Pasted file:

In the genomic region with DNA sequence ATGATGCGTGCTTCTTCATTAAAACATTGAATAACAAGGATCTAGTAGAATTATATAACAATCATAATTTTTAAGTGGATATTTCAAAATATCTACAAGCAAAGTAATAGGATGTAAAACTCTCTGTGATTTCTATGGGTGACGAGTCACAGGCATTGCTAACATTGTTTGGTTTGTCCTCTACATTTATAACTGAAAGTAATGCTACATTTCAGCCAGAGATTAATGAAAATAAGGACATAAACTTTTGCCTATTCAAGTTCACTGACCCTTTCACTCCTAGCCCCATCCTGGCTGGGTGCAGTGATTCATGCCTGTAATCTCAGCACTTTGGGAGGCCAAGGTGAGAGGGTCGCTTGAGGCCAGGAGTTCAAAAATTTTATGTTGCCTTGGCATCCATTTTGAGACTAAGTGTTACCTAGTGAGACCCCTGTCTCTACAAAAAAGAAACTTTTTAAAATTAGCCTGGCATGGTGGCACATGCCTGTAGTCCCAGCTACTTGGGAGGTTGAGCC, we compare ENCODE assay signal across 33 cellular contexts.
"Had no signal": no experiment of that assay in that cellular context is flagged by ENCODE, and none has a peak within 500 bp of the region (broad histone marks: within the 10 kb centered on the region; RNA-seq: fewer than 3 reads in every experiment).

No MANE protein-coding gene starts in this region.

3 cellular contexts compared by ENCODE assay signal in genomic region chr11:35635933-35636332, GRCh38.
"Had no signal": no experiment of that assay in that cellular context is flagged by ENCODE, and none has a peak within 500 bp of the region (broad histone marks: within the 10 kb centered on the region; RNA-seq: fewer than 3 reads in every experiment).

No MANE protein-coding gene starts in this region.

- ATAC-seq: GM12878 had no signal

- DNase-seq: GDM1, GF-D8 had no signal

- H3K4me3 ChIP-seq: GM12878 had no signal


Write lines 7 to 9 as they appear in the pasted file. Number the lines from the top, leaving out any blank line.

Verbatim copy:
- ATAC-seq: GM12878 had no signal

- DNase-seq: GDM1, GF-D8 had no signal

- H3K4me3 ChIP-seq: GM12878 had no signal